Monday 22 February 2010, by Sailendra Nath Ghosh
The following is the lucidest possible exposition of transgenic genetic engineering. There has been no other exposition anywhere with comparable lucidity of this intricate subject. Since this kind of engineering poses a threat to life’s survival on earth, it has become a crucial political issue. This article was published in Mainstream Annual 2001 (dated December 22, 2001). It is being reproduced here, with minor alternations by the author, in view of the latest controversy surrounding Bt brinjal.
Despite this massive evidence that harmony with Nature gives plentitude and permanence, the practitioners of “nature-conquering science” are now embarking on an yet more dangerous course—namely, “transgenic genetic engineering”. Bioscience—whose purpose was to understand the interlinkages between and among plant and animal species and to find thereform the clues to least expensive agri- and other cultures and cures for diseases—has long been hijacked by commercial interests to enthrone biotechnology, in which the emphasis is on mass production rather than production by the masses. Hybridisation, tissue culture, even cloning to a limited extent of endangered species to repair the damage of near-extinction already done to bioresources, was permissible. But what is now being attempted in the wake of the failure of the “Green Revolution” is a hydra-headed disaster, a biological holocaust, more insidious than nuclear holocaust because it is silent and, in the initial stages, imperceptible.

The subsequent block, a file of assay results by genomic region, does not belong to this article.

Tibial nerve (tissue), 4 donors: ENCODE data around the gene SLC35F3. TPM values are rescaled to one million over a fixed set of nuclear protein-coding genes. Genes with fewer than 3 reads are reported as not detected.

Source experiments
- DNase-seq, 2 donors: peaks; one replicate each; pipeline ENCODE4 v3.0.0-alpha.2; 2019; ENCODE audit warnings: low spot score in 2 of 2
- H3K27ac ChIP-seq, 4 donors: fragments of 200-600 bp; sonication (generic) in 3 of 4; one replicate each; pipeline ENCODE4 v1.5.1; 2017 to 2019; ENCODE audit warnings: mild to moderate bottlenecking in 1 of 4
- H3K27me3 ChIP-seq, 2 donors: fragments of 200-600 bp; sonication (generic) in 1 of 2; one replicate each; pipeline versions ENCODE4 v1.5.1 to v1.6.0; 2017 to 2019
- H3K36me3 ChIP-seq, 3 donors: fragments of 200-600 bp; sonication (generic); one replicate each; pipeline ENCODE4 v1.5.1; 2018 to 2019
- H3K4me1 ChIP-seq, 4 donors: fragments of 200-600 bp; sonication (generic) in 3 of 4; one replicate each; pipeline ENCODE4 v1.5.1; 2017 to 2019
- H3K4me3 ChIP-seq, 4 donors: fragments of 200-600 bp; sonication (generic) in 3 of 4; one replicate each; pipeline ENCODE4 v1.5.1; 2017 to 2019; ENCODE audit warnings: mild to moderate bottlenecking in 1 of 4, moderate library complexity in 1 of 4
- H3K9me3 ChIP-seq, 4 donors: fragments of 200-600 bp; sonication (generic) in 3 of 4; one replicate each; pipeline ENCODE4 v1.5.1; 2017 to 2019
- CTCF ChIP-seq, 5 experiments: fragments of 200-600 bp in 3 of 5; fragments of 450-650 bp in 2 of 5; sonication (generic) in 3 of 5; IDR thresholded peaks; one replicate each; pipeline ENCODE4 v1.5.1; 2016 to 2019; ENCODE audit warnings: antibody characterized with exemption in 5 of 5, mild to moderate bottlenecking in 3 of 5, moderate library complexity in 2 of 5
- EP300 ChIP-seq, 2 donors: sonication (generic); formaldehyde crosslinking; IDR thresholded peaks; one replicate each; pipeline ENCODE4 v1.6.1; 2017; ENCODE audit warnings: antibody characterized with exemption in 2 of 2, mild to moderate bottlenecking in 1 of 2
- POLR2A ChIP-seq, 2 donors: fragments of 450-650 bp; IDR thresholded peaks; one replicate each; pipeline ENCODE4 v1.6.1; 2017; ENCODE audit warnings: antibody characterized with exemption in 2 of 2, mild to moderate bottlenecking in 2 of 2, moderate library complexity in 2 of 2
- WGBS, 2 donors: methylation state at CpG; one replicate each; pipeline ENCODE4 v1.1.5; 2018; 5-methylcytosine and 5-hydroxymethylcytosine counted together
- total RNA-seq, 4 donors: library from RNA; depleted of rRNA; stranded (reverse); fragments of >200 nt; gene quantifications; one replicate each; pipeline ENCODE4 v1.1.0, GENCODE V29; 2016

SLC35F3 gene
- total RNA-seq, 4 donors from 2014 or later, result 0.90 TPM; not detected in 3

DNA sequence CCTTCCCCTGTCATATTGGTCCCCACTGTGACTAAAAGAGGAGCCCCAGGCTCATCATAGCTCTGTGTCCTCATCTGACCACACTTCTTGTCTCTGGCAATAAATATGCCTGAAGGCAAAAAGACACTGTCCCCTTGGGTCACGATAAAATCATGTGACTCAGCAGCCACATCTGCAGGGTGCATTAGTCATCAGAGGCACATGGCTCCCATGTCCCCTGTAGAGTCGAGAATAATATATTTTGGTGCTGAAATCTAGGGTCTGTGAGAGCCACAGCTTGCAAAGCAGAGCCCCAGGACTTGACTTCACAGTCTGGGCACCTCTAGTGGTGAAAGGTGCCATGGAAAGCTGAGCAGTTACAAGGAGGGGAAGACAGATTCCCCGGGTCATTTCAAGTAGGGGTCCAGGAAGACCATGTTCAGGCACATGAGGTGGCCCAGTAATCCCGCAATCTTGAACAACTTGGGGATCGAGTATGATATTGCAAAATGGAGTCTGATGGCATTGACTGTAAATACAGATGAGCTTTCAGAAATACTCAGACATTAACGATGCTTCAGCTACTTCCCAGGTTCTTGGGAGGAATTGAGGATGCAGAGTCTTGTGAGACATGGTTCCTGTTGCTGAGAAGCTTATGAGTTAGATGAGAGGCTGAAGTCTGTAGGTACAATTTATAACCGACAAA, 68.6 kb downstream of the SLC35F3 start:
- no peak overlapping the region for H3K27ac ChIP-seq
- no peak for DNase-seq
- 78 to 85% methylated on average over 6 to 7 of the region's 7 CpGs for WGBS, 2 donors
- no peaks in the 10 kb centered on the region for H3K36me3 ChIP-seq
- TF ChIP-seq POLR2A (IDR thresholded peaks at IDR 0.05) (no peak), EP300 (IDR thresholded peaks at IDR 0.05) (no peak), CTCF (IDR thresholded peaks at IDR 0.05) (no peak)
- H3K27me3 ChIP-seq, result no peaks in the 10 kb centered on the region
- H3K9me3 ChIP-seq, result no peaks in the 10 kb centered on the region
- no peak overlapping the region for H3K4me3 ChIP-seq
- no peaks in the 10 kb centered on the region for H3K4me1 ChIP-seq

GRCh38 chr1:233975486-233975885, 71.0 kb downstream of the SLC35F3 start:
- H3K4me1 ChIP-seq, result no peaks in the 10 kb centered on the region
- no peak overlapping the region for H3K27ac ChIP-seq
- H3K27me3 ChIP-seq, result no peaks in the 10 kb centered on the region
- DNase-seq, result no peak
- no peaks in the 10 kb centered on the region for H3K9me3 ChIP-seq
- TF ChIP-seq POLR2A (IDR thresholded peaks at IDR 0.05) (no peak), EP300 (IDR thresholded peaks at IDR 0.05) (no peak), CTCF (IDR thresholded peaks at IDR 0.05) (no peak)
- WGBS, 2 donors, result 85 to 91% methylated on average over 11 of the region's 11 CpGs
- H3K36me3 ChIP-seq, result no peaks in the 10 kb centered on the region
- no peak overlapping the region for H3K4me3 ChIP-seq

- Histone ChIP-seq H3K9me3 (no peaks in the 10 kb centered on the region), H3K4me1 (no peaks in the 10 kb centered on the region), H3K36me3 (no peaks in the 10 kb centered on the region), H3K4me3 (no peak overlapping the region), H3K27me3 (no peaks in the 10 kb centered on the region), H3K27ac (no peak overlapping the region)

The “bright” idea is to transfer genes to unrelated species that never interbreed in nature, such as inserting toad genes into potatoes or genes of some bacteria into crop plants. Scientists have taken the gene in a firefly that emits light and inserted it into the genetic code of tobacco plant. Anti-freeze gene from the “flounder fish” has been inserted into the genetic code of tomato plant to protect the plant from cold spells. Insecticide producing gene from bacteria and viruses are being inserted into plants. Attempts are being made to create novel life forms that have not existed before.